post #16 of 19
Quote:
Originally Posted by wdgann View Post

thanks and I understand industry is moving to muti threads. This program is only for my personal use but I am going to throw in a lot of my wealth. My design is getting single thread done and let it do what I need then later if my app really needs even better speed then I update the codes to muti threads.

Well these days I'm almost completely positive that you will need to recode it to be multi threaded if you are going AMD. The single core performance just is not there unfortunately. In this case I reccomend the 8320 to get the most cores for the buck.

Edit: something just occurred to me: if you are going to be running the program single threaded for the time being you can actually turn off some cores which may lower your temps and allow you to OC more on the activated cores, getting better IPC. Just a thought.
Edited by Deadboy90 - 6/27/13 at 6:52pm
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post #17 of 19
Thread Starter 
Quote:
Originally Posted by Deadboy90 View Post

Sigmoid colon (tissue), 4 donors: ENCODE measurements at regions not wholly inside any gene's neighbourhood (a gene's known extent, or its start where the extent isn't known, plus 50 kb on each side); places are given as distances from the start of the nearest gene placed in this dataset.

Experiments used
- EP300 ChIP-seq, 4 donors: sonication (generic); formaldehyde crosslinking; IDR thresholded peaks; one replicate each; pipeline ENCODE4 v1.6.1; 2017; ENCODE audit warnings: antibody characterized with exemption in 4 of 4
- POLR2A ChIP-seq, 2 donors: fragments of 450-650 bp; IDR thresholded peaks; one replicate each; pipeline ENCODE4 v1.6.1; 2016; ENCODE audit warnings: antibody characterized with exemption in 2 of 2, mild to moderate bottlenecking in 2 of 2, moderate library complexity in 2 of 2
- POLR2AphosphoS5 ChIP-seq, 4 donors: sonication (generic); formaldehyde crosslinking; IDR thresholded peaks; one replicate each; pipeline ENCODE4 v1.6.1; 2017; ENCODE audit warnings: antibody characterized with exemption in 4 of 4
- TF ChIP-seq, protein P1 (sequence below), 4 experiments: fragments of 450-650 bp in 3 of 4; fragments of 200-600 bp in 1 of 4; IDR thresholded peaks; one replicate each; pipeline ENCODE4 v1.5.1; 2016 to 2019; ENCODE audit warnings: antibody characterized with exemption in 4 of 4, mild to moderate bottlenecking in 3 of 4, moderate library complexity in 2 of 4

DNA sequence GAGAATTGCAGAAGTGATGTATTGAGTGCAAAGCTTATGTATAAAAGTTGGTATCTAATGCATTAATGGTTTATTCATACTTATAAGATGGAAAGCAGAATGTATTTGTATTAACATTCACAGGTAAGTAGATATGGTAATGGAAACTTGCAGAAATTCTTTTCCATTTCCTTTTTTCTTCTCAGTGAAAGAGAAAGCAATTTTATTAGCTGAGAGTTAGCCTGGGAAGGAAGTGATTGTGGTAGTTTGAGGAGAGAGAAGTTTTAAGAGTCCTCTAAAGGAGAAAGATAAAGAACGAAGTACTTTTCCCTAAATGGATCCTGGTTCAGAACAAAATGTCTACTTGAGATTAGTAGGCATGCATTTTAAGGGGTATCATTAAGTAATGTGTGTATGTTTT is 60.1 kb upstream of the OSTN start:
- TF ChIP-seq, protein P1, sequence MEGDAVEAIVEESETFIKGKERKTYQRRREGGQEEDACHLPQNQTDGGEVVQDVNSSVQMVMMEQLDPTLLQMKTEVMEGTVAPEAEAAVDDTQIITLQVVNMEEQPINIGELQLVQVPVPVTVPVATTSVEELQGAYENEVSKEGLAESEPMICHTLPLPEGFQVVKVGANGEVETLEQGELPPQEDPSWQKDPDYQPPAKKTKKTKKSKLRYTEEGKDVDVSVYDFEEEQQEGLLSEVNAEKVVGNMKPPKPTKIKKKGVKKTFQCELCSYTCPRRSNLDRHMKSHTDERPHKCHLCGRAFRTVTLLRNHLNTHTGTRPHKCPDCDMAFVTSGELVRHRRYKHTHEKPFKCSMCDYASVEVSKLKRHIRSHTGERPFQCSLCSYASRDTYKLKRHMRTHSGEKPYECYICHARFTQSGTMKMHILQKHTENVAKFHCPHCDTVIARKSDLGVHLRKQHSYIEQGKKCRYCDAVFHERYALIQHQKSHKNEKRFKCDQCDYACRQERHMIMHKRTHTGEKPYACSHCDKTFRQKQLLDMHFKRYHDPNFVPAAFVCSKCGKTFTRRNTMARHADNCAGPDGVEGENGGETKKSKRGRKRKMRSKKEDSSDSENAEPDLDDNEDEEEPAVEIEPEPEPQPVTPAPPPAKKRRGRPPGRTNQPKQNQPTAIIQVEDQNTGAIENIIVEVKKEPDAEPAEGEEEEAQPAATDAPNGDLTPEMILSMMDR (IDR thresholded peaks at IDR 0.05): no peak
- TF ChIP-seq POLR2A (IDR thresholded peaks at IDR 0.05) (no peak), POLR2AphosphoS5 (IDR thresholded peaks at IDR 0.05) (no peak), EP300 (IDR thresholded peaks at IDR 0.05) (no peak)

Well these days I'm almost completely positive that you will need to recode it to be multi threaded if you are going AMD. The single core performance just is not there unfortunately. In this case I reccomend the 8320 to get the most cores for the buck.

Edit: something just occurred to me: if you are going to be running the program single threaded for the time being you can actually turn off some cores which may lower your temps and allow you to OC more on the activated cores, getting better IPC. Just a thought.

very good thought, can I even disable a I5 core? I don't even know.
post #18 of 19
Thread Starter 
so sad that AMD is so not competitive now.
post #19 of 19
AMD is competetitive in certain areas and where cost is involved.

If you are using software that only uses one core and requires high singlethread performance then intel is your only option if you want maximum performance.